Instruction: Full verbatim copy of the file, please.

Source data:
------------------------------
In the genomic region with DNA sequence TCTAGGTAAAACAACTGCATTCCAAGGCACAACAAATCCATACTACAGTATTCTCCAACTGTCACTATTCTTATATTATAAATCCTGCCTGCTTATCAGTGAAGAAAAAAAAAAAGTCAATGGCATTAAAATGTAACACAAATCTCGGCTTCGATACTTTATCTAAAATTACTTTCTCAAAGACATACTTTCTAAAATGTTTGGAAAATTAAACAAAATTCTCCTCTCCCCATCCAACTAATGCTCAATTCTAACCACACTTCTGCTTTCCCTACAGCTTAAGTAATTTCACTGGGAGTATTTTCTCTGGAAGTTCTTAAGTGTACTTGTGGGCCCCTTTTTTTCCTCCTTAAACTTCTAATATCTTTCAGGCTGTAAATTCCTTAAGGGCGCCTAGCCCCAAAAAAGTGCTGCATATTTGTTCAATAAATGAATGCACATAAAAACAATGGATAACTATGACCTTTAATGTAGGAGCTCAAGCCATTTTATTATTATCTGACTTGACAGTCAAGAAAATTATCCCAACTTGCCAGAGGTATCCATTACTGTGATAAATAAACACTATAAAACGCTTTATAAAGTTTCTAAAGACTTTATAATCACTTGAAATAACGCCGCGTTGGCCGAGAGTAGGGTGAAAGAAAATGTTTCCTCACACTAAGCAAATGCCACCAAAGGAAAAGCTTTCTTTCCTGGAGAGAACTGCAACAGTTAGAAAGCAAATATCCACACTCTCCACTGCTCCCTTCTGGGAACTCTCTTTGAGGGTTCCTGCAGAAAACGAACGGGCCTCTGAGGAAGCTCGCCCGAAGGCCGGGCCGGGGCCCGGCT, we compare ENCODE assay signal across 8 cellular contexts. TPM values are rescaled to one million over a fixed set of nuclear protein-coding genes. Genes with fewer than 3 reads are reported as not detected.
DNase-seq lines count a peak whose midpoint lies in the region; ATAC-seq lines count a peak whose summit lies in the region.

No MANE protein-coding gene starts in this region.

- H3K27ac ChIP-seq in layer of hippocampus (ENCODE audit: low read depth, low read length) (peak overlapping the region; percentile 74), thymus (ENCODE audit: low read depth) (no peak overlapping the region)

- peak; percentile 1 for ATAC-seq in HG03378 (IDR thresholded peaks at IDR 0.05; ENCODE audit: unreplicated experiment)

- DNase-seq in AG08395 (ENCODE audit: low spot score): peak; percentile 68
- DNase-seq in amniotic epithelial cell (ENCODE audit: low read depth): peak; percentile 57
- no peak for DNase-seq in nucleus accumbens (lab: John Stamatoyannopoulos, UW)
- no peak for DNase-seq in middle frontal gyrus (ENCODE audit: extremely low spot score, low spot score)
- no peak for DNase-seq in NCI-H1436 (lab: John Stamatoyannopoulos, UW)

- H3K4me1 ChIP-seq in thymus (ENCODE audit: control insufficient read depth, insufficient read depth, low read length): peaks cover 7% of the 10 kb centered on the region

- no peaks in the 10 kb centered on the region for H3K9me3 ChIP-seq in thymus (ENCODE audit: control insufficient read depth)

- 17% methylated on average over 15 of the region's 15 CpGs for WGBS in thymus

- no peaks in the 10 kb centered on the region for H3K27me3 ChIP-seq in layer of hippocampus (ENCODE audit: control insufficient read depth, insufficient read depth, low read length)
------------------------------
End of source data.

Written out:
In the genomic region with DNA sequence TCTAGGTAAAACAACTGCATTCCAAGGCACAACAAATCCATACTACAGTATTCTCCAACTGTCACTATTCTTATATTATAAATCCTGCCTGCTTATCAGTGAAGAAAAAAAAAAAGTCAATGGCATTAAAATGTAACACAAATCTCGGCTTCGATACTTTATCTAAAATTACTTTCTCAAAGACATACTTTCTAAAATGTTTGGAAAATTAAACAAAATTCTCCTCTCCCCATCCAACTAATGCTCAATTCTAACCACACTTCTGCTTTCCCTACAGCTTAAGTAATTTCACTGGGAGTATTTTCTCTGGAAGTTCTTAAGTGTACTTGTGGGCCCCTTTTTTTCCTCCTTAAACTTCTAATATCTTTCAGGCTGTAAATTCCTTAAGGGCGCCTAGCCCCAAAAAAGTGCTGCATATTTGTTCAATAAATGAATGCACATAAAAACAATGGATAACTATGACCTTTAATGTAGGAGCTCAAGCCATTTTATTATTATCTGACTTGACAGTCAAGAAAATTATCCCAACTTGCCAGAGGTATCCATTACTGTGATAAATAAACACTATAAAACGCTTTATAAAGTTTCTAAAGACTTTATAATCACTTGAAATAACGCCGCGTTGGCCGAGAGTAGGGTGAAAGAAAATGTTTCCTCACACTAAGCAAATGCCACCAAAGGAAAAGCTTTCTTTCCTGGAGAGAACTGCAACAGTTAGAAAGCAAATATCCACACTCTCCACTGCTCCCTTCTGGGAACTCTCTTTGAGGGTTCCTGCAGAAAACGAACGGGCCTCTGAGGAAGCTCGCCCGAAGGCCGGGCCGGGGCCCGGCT, we compare ENCODE assay signal across 8 cellular contexts. TPM values are rescaled to one million over a fixed set of nuclear protein-coding genes. Genes with fewer than 3 reads are reported as not detected.
DNase-seq lines count a peak whose midpoint lies in the region; ATAC-seq lines count a peak whose summit lies in the region.

No MANE protein-coding gene starts in this region.

- H3K27ac ChIP-seq in layer of hippocampus (ENCODE audit: low read depth, low read length) (peak overlapping the region; percentile 74), thymus (ENCODE audit: low read depth) (no peak overlapping the region)

- peak; percentile 1 for ATAC-seq in HG03378 (IDR thresholded peaks at IDR 0.05; ENCODE audit: unreplicated experiment)

- DNase-seq in AG08395 (ENCODE audit: low spot score): peak; percentile 68
- DNase-seq in amniotic epithelial cell (ENCODE audit: low read depth): peak; percentile 57
- no peak for DNase-seq in nucleus accumbens (lab: John Stamatoyannopoulos, UW)
- no peak for DNase-seq in middle frontal gyrus (ENCODE audit: extremely low spot score, low spot score)
- no peak for DNase-seq in NCI-H1436 (lab: John Stamatoyannopoulos, UW)

- H3K4me1 ChIP-seq in thymus (ENCODE audit: control insufficient read depth, insufficient read depth, low read length): peaks cover 7% of the 10 kb centered on the region

- no peaks in the 10 kb centered on the region for H3K9me3 ChIP-seq in thymus (ENCODE audit: control insufficient read depth)

- 17% methylated on average over 15 of the region's 15 CpGs for WGBS in thymus

- no peaks in the 10 kb centered on the region for H3K27me3 ChIP-seq in layer of hippocampus (ENCODE audit: control insufficient read depth, insufficient read depth, low read length)